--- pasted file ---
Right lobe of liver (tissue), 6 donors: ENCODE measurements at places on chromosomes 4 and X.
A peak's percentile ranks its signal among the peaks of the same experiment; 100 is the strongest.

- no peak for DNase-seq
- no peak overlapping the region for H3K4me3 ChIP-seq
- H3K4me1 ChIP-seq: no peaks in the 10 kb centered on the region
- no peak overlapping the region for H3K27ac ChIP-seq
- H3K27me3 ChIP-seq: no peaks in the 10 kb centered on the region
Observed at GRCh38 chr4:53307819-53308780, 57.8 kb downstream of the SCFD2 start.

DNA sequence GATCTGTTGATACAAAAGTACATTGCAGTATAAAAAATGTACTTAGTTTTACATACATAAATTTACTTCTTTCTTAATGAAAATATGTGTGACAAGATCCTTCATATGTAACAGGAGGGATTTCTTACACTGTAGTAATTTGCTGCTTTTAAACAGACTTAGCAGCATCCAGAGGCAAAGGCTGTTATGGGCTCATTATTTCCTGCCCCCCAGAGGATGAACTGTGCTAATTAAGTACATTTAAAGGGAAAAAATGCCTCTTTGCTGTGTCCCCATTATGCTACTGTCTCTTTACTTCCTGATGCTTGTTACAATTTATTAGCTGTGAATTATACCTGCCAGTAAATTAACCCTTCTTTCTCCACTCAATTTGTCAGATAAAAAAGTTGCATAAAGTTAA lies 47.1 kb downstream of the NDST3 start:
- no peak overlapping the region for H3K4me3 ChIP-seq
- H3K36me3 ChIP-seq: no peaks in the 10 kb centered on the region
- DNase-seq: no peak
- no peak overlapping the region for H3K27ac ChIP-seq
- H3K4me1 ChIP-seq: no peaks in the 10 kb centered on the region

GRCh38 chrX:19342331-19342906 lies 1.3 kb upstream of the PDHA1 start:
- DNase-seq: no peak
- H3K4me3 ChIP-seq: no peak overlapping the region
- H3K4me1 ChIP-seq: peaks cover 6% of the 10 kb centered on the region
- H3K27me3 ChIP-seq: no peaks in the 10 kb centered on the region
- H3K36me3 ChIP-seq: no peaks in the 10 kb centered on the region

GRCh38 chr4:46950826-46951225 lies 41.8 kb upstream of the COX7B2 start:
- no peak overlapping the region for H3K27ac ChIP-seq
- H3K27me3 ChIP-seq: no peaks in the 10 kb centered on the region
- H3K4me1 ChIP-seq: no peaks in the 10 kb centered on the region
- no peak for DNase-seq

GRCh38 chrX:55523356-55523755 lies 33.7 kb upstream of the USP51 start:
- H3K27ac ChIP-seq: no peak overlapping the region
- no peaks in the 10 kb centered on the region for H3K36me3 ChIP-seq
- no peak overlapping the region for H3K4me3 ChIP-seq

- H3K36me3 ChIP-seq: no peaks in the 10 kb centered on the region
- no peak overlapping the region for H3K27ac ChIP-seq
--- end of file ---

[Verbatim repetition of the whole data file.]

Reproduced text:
Right lobe of liver (tissue), 6 donors: ENCODE measurements at places on chromosomes 4 and X.
A peak's percentile ranks its signal among the peaks of the same experiment; 100 is the strongest.

- no peak for DNase-seq
- no peak overlapping the region for H3K4me3 ChIP-seq
- H3K4me1 ChIP-seq: no peaks in the 10 kb centered on the region
- no peak overlapping the region for H3K27ac ChIP-seq
- H3K27me3 ChIP-seq: no peaks in the 10 kb centered on the region
Observed at GRCh38 chr4:53307819-53308780, 57.8 kb downstream of the SCFD2 start.

DNA sequence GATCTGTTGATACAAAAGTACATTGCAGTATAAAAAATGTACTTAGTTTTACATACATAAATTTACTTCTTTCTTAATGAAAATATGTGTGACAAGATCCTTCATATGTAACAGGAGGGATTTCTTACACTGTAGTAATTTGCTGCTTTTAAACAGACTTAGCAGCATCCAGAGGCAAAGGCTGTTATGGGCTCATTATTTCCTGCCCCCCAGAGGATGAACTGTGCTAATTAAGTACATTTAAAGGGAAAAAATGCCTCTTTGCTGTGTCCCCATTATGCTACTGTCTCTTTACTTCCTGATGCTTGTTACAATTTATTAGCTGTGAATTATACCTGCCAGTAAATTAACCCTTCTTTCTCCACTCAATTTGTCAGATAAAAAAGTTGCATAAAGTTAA lies 47.1 kb downstream of the NDST3 start:
- no peak overlapping the region for H3K4me3 ChIP-seq
- H3K36me3 ChIP-seq: no peaks in the 10 kb centered on the region
- DNase-seq: no peak
- no peak overlapping the region for H3K27ac ChIP-seq
- H3K4me1 ChIP-seq: no peaks in the 10 kb centered on the region

GRCh38 chrX:19342331-19342906 lies 1.3 kb upstream of the PDHA1 start:
- DNase-seq: no peak
- H3K4me3 ChIP-seq: no peak overlapping the region
- H3K4me1 ChIP-seq: peaks cover 6% of the 10 kb centered on the region
- H3K27me3 ChIP-seq: no peaks in the 10 kb centered on the region
- H3K36me3 ChIP-seq: no peaks in the 10 kb centered on the region

GRCh38 chr4:46950826-46951225 lies 41.8 kb upstream of the COX7B2 start:
- no peak overlapping the region for H3K27ac ChIP-seq
- H3K27me3 ChIP-seq: no peaks in the 10 kb centered on the region
- H3K4me1 ChIP-seq: no peaks in the 10 kb centered on the region
- no peak for DNase-seq

GRCh38 chrX:55523356-55523755 lies 33.7 kb upstream of the USP51 start:
- H3K27ac ChIP-seq: no peak overlapping the region
- no peaks in the 10 kb centered on the region for H3K36me3 ChIP-seq
- no peak overlapping the region for H3K4me3 ChIP-seq

- H3K36me3 ChIP-seq: no peaks in the 10 kb centered on the region
- no peak overlapping the region for H3K27ac ChIP-seq